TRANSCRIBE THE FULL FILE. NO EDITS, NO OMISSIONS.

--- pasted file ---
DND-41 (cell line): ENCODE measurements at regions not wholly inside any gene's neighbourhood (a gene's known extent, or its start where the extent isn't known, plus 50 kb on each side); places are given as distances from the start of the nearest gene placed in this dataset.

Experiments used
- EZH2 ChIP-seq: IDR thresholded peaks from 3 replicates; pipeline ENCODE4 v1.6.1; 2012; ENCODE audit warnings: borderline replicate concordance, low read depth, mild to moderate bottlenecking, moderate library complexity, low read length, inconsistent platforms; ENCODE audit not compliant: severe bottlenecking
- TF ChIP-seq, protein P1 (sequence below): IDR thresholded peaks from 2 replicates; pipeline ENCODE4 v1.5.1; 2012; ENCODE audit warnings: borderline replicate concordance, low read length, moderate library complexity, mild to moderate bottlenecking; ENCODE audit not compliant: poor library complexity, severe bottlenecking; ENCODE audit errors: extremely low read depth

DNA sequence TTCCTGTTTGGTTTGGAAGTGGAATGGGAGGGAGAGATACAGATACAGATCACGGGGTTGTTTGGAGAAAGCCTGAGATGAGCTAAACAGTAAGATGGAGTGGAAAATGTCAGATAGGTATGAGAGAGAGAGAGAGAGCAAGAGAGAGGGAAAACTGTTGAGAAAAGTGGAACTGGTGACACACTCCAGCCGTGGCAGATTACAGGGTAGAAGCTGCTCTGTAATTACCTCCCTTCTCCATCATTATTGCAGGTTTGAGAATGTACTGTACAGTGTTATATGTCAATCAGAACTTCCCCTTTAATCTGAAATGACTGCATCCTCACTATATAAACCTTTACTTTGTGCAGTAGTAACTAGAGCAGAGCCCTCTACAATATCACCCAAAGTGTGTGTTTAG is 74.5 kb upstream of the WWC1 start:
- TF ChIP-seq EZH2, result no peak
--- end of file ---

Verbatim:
DND-41 (cell line): ENCODE measurements at regions not wholly inside any gene's neighbourhood (a gene's known extent, or its start where the extent isn't known, plus 50 kb on each side); places are given as distances from the start of the nearest gene placed in this dataset.

Experiments used
- EZH2 ChIP-seq: IDR thresholded peaks from 3 replicates; pipeline ENCODE4 v1.6.1; 2012; ENCODE audit warnings: borderline replicate concordance, low read depth, mild to moderate bottlenecking, moderate library complexity, low read length, inconsistent platforms; ENCODE audit not compliant: severe bottlenecking
- TF ChIP-seq, protein P1 (sequence below): IDR thresholded peaks from 2 replicates; pipeline ENCODE4 v1.5.1; 2012; ENCODE audit warnings: borderline replicate concordance, low read length, moderate library complexity, mild to moderate bottlenecking; ENCODE audit not compliant: poor library complexity, severe bottlenecking; ENCODE audit errors: extremely low read depth

DNA sequence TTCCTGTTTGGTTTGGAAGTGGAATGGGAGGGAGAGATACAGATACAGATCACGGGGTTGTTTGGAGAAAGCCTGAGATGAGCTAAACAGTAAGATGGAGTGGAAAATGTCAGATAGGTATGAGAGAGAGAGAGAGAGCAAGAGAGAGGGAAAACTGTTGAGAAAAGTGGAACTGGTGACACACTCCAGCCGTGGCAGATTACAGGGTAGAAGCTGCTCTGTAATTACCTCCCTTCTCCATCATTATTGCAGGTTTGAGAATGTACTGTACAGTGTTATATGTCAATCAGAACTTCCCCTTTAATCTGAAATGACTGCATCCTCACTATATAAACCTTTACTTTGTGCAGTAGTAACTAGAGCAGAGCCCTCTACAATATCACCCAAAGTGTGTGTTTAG is 74.5 kb upstream of the WWC1 start:
- TF ChIP-seq EZH2, result no peak